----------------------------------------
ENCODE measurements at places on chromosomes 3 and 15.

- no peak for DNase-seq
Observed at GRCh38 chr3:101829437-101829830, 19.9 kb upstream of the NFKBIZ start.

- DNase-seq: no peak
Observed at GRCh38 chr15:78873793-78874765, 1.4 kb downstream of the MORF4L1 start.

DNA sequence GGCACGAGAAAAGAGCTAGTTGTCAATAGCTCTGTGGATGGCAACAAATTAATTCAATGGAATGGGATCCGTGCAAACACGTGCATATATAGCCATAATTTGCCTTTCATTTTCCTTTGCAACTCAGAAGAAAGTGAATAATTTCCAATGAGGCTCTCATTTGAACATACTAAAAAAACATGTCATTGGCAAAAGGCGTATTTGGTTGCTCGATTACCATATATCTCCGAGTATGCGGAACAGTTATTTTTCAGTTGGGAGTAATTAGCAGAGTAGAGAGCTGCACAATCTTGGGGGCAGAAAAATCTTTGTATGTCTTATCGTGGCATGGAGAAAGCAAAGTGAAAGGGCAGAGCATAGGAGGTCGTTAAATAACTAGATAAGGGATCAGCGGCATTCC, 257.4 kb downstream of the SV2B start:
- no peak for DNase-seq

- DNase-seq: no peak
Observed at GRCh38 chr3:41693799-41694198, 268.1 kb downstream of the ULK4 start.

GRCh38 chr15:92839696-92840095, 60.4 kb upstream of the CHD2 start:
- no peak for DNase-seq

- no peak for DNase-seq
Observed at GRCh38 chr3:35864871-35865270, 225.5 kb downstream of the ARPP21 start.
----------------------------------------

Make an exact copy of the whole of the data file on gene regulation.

ENCODE measurements at places on chromosomes 3 and 15.

- no peak for DNase-seq
Observed at GRCh38 chr3:101829437-101829830, 19.9 kb upstream of the NFKBIZ start.

- DNase-seq: no peak
Observed at GRCh38 chr15:78873793-78874765, 1.4 kb downstream of the MORF4L1 start.

DNA sequence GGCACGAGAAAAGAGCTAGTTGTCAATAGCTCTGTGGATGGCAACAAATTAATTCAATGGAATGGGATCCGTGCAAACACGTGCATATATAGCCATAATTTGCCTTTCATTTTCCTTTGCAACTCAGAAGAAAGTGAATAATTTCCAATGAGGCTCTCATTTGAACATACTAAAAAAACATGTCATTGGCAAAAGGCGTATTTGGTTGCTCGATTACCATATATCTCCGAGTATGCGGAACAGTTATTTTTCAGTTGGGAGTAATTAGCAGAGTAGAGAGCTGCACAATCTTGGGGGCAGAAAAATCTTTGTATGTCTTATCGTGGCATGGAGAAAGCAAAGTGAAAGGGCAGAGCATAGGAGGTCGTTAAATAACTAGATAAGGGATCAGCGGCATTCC, 257.4 kb downstream of the SV2B start:
- no peak for DNase-seq

- DNase-seq: no peak
Observed at GRCh38 chr3:41693799-41694198, 268.1 kb downstream of the ULK4 start.

GRCh38 chr15:92839696-92840095, 60.4 kb upstream of the CHD2 start:
- no peak for DNase-seq

- no peak for DNase-seq
Observed at GRCh38 chr3:35864871-35865270, 225.5 kb downstream of the ARPP21 start.